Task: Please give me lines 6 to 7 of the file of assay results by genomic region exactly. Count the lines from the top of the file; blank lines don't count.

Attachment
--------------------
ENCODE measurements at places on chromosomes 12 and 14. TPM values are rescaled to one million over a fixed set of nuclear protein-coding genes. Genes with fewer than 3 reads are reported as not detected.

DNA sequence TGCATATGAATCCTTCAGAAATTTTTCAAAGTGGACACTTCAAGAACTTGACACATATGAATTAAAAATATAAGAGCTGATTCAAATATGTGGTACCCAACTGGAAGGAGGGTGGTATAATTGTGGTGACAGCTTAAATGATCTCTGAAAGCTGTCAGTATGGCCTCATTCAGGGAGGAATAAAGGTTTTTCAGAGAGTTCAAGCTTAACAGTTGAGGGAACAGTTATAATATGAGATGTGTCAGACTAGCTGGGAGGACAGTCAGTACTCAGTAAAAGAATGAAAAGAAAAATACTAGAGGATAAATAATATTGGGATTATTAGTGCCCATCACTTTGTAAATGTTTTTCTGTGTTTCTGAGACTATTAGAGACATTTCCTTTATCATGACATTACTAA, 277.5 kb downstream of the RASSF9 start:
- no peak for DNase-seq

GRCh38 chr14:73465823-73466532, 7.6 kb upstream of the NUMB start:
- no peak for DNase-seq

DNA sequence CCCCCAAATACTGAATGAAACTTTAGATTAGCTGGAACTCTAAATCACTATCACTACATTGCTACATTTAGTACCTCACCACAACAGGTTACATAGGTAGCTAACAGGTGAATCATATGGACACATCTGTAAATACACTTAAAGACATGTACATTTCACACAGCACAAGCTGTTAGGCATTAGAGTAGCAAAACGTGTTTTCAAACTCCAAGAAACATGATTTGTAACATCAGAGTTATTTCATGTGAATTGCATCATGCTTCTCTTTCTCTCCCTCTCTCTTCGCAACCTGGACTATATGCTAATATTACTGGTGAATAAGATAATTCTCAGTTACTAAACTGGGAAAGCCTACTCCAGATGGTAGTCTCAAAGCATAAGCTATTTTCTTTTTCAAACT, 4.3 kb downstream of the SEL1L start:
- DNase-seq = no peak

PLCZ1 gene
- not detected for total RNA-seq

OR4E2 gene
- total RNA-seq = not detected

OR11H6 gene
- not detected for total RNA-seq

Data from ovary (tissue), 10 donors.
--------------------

DNA sequence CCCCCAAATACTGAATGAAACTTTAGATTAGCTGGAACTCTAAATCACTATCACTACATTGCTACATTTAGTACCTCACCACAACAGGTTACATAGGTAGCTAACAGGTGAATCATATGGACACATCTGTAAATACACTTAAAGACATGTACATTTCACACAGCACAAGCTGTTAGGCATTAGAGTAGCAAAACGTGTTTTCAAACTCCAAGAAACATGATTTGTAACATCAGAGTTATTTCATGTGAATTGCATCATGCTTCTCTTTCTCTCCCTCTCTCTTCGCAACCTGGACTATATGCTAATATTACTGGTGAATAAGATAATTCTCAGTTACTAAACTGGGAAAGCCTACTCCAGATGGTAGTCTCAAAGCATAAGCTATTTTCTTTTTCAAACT, 4.3 kb downstream of the SEL1L start:
- DNase-seq = no peak